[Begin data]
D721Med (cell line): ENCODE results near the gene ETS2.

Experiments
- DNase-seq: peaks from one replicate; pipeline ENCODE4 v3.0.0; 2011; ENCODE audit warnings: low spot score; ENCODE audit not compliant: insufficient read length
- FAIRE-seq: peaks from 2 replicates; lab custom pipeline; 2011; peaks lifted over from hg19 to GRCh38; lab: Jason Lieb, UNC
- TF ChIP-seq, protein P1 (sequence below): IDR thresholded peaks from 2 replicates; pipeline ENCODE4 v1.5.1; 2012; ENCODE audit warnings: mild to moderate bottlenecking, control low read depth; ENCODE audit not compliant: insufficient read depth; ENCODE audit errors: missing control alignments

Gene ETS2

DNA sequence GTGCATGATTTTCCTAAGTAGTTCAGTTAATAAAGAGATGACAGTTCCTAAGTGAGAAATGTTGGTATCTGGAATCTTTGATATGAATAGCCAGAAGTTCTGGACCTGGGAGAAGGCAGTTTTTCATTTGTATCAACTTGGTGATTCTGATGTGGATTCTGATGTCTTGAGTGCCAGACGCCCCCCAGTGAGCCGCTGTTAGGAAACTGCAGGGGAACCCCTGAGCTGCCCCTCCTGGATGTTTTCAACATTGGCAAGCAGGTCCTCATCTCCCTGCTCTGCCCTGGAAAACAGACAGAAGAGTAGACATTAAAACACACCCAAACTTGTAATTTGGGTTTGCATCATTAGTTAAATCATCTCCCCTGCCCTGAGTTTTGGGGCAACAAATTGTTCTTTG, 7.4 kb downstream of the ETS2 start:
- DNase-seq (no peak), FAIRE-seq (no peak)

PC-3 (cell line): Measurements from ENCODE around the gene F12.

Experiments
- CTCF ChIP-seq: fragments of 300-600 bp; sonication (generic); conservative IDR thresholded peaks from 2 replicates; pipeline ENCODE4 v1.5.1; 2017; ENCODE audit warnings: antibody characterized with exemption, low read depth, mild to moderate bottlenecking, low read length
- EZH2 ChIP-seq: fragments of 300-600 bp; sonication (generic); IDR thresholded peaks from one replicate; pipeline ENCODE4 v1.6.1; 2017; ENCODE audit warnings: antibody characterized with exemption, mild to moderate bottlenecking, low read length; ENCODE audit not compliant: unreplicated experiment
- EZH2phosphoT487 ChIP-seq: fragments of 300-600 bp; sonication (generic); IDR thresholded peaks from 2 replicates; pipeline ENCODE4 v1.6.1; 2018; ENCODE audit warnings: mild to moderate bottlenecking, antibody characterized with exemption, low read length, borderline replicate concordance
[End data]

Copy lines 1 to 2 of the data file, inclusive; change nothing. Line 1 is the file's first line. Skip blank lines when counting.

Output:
D721Med (cell line): ENCODE results near the gene ETS2.

Experiments